Darren Keen – It’s Never Too Late To Say You’re Welcome

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[ Orange Milk, 2017 ]

On his second full-length for Orange Milk Records, Darren Keen achieves the escape velocity that plunge him beyond the clichés of footwork, setting him free of endlessly repeating spoken-word samples that, let’s face it, can get quite annoying after a longer while. The drum patterns are as tight, fast and complex as ever. But here, Keen manages to slow down sometimes, providing a much-needed rest from the sensory overload of the genre, while proving that he’s able to break the mold and look further without locking himself into the safe zone. The album is full of politeness, which is also a welcome thing in the world of ubiquitous trolling and constant middle fingers toward everybody. Keep being polite, Mr. Keen. It works very well. Highly recommended!

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Jakub Lemiszewski – 2017 [nielegal]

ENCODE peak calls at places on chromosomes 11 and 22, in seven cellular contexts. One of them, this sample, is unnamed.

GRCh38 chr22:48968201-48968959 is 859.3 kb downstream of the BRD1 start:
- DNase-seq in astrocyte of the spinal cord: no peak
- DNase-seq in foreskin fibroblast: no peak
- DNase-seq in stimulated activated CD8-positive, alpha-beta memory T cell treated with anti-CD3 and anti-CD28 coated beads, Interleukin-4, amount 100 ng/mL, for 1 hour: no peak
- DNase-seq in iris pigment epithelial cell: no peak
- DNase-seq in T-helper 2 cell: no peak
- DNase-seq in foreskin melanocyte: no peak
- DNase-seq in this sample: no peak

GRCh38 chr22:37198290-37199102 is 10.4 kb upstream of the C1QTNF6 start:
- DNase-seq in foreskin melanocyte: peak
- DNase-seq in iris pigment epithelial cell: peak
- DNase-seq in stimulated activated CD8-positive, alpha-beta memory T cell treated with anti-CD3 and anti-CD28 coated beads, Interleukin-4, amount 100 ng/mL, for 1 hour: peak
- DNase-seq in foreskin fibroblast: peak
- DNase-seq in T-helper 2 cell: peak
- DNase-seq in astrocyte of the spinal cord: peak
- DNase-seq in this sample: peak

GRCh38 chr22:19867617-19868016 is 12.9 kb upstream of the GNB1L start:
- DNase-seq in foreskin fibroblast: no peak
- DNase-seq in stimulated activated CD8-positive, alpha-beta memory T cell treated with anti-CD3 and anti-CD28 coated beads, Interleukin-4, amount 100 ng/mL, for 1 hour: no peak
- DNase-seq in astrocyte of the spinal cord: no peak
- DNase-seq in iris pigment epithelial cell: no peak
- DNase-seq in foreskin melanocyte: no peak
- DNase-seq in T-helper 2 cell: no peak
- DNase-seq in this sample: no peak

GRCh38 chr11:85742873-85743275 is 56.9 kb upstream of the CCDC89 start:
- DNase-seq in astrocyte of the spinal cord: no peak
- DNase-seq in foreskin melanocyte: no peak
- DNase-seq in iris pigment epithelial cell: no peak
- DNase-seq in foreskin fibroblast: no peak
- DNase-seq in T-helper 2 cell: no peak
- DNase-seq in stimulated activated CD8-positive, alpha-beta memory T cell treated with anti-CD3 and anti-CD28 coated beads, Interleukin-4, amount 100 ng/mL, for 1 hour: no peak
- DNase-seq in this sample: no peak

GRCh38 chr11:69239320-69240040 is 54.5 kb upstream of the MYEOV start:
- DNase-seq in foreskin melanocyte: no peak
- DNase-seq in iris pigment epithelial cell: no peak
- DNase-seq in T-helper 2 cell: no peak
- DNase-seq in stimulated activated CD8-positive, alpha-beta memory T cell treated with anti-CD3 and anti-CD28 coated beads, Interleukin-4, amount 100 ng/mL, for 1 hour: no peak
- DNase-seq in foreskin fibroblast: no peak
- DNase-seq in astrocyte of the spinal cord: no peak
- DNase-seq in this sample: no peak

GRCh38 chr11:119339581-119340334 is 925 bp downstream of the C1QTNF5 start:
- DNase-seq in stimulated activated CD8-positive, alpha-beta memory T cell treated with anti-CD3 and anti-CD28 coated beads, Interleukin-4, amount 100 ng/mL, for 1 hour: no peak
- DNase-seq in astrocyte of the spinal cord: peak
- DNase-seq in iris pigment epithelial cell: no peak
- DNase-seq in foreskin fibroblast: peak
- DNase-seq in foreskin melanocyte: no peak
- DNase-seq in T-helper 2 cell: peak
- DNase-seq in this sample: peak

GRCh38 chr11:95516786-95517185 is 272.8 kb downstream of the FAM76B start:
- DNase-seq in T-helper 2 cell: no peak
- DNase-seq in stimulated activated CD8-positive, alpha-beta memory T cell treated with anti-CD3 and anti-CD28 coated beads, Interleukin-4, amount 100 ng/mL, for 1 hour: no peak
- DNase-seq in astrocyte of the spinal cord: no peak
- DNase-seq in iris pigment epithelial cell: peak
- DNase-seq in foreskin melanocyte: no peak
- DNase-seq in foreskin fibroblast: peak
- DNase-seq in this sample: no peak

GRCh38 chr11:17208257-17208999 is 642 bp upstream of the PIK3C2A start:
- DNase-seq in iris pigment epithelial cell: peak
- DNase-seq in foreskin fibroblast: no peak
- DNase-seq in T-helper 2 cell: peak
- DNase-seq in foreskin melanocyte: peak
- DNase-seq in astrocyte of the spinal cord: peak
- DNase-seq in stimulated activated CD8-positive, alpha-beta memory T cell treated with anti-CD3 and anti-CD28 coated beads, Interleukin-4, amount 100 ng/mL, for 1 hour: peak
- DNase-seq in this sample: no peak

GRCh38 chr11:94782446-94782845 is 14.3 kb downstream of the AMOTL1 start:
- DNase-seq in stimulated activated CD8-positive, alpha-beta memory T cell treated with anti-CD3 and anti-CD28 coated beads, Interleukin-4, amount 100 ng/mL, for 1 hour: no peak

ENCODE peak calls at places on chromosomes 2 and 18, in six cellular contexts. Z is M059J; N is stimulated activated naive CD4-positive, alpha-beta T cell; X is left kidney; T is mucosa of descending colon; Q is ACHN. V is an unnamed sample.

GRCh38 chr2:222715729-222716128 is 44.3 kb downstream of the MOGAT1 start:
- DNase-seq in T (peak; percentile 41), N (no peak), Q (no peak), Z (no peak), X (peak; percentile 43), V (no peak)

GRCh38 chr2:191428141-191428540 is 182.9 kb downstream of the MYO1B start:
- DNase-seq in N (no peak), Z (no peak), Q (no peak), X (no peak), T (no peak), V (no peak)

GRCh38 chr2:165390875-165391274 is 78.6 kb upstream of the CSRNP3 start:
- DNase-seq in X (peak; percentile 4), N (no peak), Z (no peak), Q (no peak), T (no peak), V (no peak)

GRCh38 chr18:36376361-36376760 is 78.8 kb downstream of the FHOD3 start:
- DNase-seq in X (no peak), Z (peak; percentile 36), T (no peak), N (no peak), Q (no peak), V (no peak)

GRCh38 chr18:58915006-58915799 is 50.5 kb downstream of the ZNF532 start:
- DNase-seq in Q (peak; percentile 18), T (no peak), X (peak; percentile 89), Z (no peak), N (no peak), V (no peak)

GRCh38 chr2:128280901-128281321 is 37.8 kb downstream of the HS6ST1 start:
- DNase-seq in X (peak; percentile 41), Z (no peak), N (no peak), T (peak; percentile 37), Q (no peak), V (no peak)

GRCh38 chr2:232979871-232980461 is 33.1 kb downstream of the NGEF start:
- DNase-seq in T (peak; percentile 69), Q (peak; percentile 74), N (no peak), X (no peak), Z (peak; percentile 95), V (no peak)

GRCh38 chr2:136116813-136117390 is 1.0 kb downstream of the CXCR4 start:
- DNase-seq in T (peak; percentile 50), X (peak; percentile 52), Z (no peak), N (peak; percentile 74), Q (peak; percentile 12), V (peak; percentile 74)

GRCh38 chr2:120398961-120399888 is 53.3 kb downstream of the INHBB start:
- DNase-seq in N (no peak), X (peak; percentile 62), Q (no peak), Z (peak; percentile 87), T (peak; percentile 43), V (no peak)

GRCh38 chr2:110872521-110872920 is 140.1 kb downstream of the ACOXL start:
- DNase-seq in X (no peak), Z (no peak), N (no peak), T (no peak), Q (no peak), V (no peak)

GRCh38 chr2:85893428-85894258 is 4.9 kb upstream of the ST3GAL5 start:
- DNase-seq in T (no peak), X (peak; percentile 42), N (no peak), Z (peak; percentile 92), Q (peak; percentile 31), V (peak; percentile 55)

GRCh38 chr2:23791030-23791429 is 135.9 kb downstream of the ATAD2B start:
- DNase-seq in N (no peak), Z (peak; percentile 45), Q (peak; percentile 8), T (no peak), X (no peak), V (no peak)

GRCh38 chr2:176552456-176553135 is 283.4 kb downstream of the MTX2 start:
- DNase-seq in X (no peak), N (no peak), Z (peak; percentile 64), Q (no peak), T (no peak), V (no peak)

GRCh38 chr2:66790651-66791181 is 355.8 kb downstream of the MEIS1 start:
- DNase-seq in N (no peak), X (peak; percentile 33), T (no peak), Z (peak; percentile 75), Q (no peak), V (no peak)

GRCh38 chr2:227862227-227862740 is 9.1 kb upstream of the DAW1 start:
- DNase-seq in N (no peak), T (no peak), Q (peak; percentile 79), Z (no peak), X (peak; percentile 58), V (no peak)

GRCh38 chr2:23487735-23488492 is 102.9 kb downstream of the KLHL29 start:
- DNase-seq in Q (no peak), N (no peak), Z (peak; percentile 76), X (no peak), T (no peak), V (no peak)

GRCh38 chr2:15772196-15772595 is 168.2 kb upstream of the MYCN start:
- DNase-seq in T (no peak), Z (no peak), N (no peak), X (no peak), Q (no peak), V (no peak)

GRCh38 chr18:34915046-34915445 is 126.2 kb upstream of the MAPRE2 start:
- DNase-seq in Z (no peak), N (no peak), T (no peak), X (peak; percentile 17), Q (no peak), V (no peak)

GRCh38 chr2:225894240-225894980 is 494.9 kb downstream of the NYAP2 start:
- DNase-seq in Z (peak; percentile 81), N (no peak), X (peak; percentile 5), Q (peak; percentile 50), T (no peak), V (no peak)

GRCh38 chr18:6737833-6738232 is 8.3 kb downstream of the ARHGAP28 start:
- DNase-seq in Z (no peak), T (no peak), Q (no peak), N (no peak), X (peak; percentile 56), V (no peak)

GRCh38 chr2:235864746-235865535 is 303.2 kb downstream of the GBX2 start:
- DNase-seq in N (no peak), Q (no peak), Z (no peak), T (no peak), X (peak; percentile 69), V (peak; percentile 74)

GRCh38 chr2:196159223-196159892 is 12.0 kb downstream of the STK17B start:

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[ Self-released / MAGIA, 2017 ]

What a crazy guy, that Lemiszewski dude. What will 2017 be like in 2071?, he asks on his Bandcamp page. The cover of 2017 (nielegal) doesn’t help answering this question at all – a broken laptop screen, an old man in CCCP t-shirt, a wallet filled with vegetables instead of money and, like a cherry on top of  cake – some bro reading Karl Marx’ Capital in a swimming pool while wearing inflatable arm rings. Does Jakub poke fun at our generation, who tries to be “woke” and aware of the fact that late capitalism is in fact a dead end, but hey, “at least we’ve got memes”? Dunno, maybe it’s just a collage of funny pictures. The truth keeps eluding us. But Lemiszewski keeps on bombarding our senses with his own brand of wacky, stroboscopic footwork which is a wonderful distraction from the struggle of everyday life. Keep on doing your nielegal stuff, Jakub. You’re the best. Recommended, in case you haven’t noticed yet.

Rhythm Baboon – Baboonism

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[ Pawlacz Perski, 2017 ]